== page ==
German industrial giant Bosch is building a massive semiconductor production plant which would represent the single largest investment in the company’s 130-year history.
The high-tech facility, to be located in Dresden, would employ around 700 staff working on 300-millimeter semiconductor chips which Bosch says has growing applications in the automotive market, smart cities and on the industrial internet, all strong markets for Bosch.
Free “refuelling” at up to 100 Siemens locations in Germany, with charging stations “internationally linked”
Beginning in 2017, Siemens employees at as many as 100 of the company’s locations in Germany can “fill up” their electric vehicles free of charge. This will apply not only to all-electric vehicles but also to plug-in hybrid electric vehicles.
For this service, Siemens will use its existing network of charging stations, which it is expanding with normal and high-speed charging stations.
Some say the traditional petrol-driven internal combustion engine is on the way out.
It would seem inevitable, given that the alternative – the electric engine – is less harmful to the environment at the point of use.
The implications of the rise of the electric engine for the global oil business is beyond the scope of this article, but oil will probably continue to be important going forward because of its role in powering so many other sectors of industry.
But as far as the demands on the oil industry that road-going vehicles will make, it seems there is a definite downward trend emerging.
Chancellor Angela Merkel is reported by Reuters news agency as saying she is looking for a “good solution” in response to the Chinese takeover bid for Kuka, one of the biggest industrial robot manufacturers in the world.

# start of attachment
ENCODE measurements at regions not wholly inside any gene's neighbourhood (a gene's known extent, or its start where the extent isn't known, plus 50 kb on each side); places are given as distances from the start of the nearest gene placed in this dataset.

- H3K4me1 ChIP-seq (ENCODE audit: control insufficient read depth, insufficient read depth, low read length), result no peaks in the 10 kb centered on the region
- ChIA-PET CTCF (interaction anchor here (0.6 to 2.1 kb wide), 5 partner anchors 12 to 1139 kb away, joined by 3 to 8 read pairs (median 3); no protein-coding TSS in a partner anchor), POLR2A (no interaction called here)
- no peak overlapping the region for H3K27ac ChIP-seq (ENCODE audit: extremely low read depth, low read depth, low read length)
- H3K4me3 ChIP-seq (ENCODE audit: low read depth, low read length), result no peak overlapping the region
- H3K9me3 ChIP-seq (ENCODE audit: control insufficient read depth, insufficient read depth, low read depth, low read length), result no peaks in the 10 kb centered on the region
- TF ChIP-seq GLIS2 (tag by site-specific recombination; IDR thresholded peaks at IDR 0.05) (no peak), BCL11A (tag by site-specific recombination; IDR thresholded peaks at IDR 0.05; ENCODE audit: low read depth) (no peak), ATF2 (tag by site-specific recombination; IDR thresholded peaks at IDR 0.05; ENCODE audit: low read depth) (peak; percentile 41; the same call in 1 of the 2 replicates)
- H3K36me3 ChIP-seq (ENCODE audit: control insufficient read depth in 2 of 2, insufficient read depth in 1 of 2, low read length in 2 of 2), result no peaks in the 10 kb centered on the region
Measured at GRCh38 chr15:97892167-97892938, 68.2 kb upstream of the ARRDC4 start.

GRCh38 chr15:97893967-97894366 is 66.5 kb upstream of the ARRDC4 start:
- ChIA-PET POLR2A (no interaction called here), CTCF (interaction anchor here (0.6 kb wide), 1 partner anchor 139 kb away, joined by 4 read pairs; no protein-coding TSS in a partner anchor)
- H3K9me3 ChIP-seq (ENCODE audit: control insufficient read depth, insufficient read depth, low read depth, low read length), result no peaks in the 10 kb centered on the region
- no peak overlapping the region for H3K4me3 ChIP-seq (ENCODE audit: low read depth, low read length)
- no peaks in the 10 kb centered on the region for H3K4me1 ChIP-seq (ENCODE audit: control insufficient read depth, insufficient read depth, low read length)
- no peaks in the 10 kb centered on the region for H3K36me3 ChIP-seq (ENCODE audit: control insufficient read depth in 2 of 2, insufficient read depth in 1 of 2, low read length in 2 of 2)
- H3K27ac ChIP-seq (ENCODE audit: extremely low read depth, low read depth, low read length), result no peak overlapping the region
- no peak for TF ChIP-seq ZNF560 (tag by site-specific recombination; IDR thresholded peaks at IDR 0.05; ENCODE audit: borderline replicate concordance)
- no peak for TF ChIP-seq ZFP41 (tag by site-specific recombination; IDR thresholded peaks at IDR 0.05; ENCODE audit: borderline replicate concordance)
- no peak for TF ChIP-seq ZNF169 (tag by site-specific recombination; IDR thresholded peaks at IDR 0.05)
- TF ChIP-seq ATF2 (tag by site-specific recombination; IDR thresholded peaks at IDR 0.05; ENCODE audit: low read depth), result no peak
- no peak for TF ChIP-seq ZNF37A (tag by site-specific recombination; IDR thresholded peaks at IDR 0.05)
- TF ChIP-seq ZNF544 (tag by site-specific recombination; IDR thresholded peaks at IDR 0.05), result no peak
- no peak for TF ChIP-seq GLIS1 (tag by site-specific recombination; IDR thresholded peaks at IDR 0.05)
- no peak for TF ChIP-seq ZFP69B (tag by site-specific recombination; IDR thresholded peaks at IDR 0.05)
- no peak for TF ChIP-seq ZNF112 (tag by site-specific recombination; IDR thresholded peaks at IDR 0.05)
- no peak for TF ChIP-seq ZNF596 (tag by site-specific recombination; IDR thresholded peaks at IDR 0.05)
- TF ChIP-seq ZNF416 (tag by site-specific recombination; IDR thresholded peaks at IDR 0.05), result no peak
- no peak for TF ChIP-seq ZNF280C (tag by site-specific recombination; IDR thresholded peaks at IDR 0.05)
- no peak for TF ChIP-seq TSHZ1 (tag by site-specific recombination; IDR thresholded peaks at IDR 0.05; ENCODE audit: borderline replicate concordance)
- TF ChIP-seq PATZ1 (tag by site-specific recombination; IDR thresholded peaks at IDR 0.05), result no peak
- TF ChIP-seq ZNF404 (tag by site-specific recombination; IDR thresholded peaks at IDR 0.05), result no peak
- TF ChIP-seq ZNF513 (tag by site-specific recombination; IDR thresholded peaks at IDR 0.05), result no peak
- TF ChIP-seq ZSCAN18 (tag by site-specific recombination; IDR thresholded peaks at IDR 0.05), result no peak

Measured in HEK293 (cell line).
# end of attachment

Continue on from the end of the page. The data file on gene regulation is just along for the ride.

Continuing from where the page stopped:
Midea, a Chinese producer of household appliances, recently offered $5 billion to take over Kuka, and the robot-maker’s chairman, Dr Till Reuter, has already said the bid “can support our strategy”.
Exclusive interview with Saagar Govil, chairman and CEO of Cemtrex
A lot’s happened since this website was introduced to Cemtrex a few weeks ago. The company’s been on a gigantic spending spree, buying up companies and restructuring its business for new markets as though it were in a hurry to get somewhere fast.
Where that somewhere is may be deduced from the acquisitions Cemtrex has made and the types of products and services in which the acquired companies specialise.
Last month, Cemtrex purchased an obscure German company called The Target, an electronics manufacturer which supplies top-level automakers.
Then, earlier this month, Cemtrex bought up and is synergising its operations with another German electronics manufacturer, Periscope. Not to be confused with Periscope the video streaming app, the Periscope Cemtrex bought is another supplier to major automotive companies.
Rethink Robotics says it has reached partnership agreements with 10 separate companies in seven different countries in the past eight months.
Rethink, which makes collaborative robots it gives human names like “Baxter” and “Sawyer”, recently arranged inaugural global channel partner summit in Boston which was attended by more than 30 of its partner companies.
Stäubli is to launch a new range of products at the Automatica event, which takes place in Munich, Germany towards the end of June.
In an exclusive interview with Robotics and Automation News, Paul Deady, Stäubli’s US automotive segment manager, says the new products are the company’s response to the growing interest in collaborative robots.
Simulation, 3D printing, lightweight robots – these are some of the innovative technologies driving the Fourth Industrial Revolution – or Industry 4.0. And they are already a reality at Siemens’ Electronics Manufacturing Plant in Erlangen, Germany. A key reason for the success of this plant is that people and machines work hand in hand.
Schorsch assembles small converters. Hannes does the big ones; he inserts a fan and a heat sink in the housing and fastens them with four screws – several hundred times a day. When Hannes takes a break, Schorsch keeps on working unwaveringly.